Nintendo Co. has always danced to its own tune, spinning out home-grown characters and spurning the ultra-violent games that have proliferated in the industry. That insistence on making family-based games has fostered the perception that Nintendo is a kid-oriented company.
This year, Nintendo is out to change that with a more mature lineup of games and an aggressive advertising campaign aimed at older gamers, the demographic that rivals Sony Corp. and Microsoft Corp. are aiming to carve up.
Sony touts its library of more than 300 games for its PlayStation 2 and its appeal with Hollywood celebrities, and Microsoft emphasizes the technology in its Xbox console. Nintendo is relying on its reputation for old-fashioned fun, as developed by its lead game designer, Shigeru Miyamoto, who created "Mario," "Zelda" and "Donkey Kong."
Miyamoto recently discussed with Satoru Iwata, Nintendo's director, general manager and heir-apparent, how the Kyoto, Japan-based company plans to differentiate itself from the competition.
Question: Can you comment on the state of technology in the video game industry--where it's going and what kinds of games it will allow you to make?
Miyamoto: I think for a long time we've looked at technology and at how we can make use of it in games. In the last five to six years, there's been a lot of focus on what can be done with cutting-edge technology.
Now we're getting to the point where the technology can only do so much. People are focusing too much on what you can do with technology, and not enough on creativity. I'm not certain that a high level of technology will necessarily make games fun and interesting.
Iwata: In the early stages of the video game industry, the technology was quite limiting. In game design, you had to find ways to stretch that technology. Now we've found ourselves with new technology, and that puts us in a much freer environment. That's great, but technology is just a tool. It's not our objective.
Q: What about online gaming?
Miyamoto: I definitely think there are new elements of game play that can be introduced with online games. But I think online is just one method of connecting multiple players.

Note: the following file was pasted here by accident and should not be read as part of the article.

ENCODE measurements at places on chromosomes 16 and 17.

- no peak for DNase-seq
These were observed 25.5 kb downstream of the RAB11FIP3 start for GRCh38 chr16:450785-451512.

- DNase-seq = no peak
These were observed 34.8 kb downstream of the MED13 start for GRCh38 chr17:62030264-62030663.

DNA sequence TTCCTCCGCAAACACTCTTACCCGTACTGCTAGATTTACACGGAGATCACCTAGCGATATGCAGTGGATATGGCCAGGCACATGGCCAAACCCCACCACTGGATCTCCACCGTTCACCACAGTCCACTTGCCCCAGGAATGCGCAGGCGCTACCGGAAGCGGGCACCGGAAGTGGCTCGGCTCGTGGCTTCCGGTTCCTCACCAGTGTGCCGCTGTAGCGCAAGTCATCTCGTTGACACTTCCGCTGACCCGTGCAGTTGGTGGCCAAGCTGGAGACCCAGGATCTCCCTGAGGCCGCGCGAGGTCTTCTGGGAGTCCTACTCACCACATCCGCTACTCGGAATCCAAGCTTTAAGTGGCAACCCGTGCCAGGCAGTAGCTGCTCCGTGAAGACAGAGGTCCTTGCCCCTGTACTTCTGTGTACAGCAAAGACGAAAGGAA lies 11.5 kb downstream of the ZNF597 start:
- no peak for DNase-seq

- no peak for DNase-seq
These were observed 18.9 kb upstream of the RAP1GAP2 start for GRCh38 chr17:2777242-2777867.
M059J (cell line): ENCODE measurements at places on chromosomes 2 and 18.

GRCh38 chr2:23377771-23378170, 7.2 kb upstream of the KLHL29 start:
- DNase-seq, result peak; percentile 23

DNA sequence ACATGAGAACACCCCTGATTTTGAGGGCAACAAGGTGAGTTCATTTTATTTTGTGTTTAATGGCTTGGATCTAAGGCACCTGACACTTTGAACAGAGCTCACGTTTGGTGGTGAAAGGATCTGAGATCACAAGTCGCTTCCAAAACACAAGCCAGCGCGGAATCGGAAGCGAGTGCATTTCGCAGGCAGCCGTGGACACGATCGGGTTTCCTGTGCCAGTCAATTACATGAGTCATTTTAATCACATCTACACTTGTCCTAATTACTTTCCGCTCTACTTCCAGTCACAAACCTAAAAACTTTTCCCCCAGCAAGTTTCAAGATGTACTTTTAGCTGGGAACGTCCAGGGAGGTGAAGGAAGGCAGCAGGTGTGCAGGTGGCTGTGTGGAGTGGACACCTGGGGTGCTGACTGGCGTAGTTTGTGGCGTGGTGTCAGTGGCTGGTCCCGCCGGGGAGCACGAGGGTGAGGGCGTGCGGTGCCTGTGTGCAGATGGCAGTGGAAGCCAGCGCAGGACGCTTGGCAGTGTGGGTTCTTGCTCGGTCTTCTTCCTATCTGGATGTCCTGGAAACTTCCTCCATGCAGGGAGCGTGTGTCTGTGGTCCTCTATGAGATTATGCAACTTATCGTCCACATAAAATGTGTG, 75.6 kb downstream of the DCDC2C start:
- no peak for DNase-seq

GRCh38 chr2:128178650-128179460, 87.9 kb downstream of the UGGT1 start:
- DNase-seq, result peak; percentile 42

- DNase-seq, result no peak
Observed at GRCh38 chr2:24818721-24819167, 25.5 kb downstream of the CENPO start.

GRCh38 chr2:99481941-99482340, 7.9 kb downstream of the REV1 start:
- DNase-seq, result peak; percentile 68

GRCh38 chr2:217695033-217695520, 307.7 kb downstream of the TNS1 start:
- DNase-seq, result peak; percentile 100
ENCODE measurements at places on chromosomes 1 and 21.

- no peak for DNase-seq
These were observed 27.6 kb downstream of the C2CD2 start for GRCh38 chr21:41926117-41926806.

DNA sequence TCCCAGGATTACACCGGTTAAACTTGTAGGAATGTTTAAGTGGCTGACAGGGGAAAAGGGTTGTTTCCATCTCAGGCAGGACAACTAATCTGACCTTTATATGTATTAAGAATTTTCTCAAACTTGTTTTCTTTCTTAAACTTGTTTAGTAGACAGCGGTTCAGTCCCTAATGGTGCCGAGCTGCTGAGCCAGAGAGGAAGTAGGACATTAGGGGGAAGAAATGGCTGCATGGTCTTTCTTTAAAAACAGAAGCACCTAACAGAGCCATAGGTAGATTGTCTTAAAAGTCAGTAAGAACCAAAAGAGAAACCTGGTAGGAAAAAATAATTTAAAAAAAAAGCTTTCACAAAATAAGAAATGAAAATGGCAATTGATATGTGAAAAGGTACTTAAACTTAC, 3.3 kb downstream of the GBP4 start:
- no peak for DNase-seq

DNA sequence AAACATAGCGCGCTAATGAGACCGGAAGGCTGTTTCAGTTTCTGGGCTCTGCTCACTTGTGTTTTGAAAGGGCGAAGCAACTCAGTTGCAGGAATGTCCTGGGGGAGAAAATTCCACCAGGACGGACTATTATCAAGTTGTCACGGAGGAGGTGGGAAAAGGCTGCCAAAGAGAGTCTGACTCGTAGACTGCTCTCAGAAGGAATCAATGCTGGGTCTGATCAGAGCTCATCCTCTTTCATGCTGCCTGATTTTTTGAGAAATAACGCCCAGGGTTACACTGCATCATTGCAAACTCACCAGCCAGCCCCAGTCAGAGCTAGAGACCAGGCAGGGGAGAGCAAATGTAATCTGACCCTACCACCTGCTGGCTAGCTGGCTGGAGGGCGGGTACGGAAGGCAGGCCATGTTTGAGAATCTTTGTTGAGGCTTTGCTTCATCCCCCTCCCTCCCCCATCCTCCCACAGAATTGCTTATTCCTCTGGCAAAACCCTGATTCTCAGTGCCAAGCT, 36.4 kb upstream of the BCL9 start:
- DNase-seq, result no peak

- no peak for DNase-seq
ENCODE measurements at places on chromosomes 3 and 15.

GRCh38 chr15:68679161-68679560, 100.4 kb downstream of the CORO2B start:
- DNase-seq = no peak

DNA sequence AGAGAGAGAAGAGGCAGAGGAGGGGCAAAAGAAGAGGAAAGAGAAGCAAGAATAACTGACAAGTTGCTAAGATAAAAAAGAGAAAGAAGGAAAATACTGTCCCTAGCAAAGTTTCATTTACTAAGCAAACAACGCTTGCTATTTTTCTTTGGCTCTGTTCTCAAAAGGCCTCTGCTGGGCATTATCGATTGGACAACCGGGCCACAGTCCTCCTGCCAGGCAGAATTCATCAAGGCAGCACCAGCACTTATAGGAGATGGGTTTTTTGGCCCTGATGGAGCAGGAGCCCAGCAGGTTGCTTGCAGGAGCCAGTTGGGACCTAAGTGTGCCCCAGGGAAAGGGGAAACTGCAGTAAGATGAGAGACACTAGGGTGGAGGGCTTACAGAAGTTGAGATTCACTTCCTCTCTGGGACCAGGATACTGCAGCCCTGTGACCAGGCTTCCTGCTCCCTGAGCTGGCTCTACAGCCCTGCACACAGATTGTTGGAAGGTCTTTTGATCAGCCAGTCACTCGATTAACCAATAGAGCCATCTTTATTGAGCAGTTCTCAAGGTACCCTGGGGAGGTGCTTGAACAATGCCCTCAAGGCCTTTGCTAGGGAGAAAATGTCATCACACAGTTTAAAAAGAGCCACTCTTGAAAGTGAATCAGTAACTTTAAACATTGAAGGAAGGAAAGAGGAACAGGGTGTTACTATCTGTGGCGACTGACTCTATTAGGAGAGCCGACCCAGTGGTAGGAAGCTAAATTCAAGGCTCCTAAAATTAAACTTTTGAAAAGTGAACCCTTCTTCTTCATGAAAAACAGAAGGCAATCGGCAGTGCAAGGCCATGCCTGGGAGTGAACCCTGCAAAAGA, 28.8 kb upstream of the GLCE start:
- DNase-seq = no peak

There are many different ways of playing games. Some games you want to play by yourself and others you want to play with other players. I don't think all games are going to go in that direction in the future. I think it's strange that so many game designers are focusing so much on online.
Iwata: People are always talking about the positive aspects of going online, but few people are talking about the hurdles that people still have to get past, such as the costs of putting a game online, how much people are willing to pay [and] how many people have credit cards.
Look at "The Legend of Zelda," a game that sold 6 million copies. If you take a game like that and make it only online, how many units can a game like that sell? Even with "Zelda," it would be difficult to sell a million copies as an online game.
People are also talking a lot about broadband. But when you look at penetration of broadband worldwide, at best it will be 20% of people in five years.
The other simple fact is that people who are going online are doing so with PCs and not gaming consoles. So then the question is, how do you pull that line that's hooked up from the PC to the living room and get that console online?
Q: You've talked a lot about how there's so little risk-taking in the industry, that so many of the games out there are just serialized. What risks have you yourself taken?
Miyamoto: With the launch of GameCube we could have gone with titles like "Zelda" and "Mario," but instead we challenged ourselves, and we launched with "Pikmin" and "Luigi's Mansion."
Had we tried to launch the GameCube with our standard franchises, people would not have been convinced that Nintendo is doing things differently. But doing it this way and taking risks with new titles, I think it's turned out very well.
Q: You've talked before about how your competitors have tried to pin you down as a kiddie-oriented company with little to offer older, more mature gamers. How are you going to change that image?
Iwata: While Nintendo sells hardware, we are the biggest software publisher. We have the strongest software teams in-house. Those in-house teams have a better understanding of what entertainment is and what it needs to be to attract buyers, given the fact that it's not a necessity in daily life.
People have often attacked us for making games that they consider childish. But with games like "Mario," an adult can pick that game up and have a wonderful time.
For a long time, Nintendo's opinion is that we make games everyone can enjoy and people can judge us based on our games. Now, we've decided to make a more obvious effort to broaden our appeal with games like "Star Fox." People will see that we have software that appeals to all ages.
Q: Will you rely on your lineup to spread the message that Nintendo's not just for kids, or will you also have a broader marketing campaign to trumpet that message?
Iwata: It's not a question of one or the other. You can't just change an image with commercials. Nor can you silently put out games and expect people to just know. So it will be a combination of the two. But the one way in which Nintendo is different from the others is that we're not a company that tries to change image based on hype.
Translated by Bill Trinen